Legal and ethical issues in health Essay Example

  • Category:
  • Document type:
    Case Study
  • Level:
  • Page:
  • Words:

Legal and ethical issues in healthTitle:

Legal and ethical issues in health


legal and ethical issues within health care. The principle of non maleficence means “do no harm”. This principle enforces the requirement not to harm a person deliberately or directly. The nursing code provides the nursing profession’s obligation to respect, support, protect as well as maintain the rights of individuals who receive and also those who provide nursing and health care. All the four scenarios influence the meaning and relevance of This paper examines the legal and ethical issues within health care. Four case studies involving ethical principles and ethical issues are analyzed. Ethical principles form the basis of ethical analysis since they are the standpoints from which guidance can be obtained in order to make a decision. In the principle of autonomy, the patient has the right to make reject or choose his/her treatment. This principle acknowledges the rights of people to self-determination. The beneficence principle entails that a physician is supposed to act to the patient’s best interest. Therefore, the medical practitioners’ actions should promote others’ welfare.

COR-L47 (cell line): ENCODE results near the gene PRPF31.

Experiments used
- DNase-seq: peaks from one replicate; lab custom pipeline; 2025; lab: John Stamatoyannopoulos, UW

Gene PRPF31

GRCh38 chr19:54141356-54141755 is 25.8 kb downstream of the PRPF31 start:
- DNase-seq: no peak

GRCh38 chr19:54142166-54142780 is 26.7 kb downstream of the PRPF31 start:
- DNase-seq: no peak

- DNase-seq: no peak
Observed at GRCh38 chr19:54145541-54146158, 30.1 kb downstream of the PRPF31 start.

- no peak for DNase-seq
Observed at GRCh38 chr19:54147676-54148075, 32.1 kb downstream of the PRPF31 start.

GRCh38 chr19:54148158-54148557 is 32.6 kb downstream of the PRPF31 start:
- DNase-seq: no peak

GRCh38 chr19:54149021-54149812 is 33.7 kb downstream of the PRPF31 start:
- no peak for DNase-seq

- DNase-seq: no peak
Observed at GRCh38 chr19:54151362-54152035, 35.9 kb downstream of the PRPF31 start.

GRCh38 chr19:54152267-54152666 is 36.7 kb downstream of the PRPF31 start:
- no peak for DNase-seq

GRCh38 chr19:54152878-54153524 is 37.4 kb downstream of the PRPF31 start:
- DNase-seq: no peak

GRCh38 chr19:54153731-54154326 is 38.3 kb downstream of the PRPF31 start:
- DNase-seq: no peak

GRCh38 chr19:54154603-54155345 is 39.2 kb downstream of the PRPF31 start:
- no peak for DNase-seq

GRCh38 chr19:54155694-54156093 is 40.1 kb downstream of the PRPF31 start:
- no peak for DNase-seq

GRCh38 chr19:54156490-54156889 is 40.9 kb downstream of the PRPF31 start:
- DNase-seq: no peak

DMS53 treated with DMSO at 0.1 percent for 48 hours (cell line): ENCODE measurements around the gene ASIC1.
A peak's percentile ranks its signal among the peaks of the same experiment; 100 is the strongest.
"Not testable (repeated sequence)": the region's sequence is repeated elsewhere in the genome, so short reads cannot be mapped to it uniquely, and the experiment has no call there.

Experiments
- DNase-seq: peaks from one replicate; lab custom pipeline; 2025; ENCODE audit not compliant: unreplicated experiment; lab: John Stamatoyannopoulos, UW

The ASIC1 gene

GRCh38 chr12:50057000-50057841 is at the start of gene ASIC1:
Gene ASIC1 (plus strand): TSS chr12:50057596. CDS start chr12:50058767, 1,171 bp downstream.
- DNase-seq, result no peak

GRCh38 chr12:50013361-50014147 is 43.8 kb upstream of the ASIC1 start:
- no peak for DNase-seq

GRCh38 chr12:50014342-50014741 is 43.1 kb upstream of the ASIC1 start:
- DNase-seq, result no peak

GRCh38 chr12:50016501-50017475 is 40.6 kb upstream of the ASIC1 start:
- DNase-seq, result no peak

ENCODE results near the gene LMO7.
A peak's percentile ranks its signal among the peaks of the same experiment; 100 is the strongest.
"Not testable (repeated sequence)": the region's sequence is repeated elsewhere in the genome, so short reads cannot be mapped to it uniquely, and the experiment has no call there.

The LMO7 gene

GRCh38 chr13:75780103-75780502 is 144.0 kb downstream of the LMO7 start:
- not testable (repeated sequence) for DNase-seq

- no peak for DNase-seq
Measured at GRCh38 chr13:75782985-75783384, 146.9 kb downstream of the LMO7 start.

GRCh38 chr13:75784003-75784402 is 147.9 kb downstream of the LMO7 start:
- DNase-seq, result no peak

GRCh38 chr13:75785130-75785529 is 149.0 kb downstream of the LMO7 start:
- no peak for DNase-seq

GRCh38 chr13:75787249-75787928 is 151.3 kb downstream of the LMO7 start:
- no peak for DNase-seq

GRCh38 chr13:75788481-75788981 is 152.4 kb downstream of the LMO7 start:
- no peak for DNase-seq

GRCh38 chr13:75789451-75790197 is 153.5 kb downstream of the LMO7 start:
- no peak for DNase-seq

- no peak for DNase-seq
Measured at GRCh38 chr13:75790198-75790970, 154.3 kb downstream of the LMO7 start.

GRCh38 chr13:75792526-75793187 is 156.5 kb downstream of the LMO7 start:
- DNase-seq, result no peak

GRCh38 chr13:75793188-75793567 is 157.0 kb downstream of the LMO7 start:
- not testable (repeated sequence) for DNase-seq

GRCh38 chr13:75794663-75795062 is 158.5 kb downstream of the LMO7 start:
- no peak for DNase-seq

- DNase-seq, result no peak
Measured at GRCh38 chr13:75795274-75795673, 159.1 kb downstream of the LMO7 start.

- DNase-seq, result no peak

Scenario 1: Principle of beneficence

Johnstone 2007).Beneficence refers to the action taken to benefit others. Beneficent actions can be taken to assist in preventing or removing harm or just improving the situation of others. Medical practitioners are expected to desist from causing harm and they also have a duty of assisting their patients. The aim of medicine is promotion of patients’ welfare and the medical practitioners have the required skills and knowledge that help them in assisting others. Because of the nature of the relationship between medical practitioners and the patients, the physicians have a duty of preventing or removing harms, weighing and balancing the possible benefits against likely risks of a given action. Beneficence could also comprise protection and defending of the rights of other people, saving people who are in danger and assisting people with disabilities (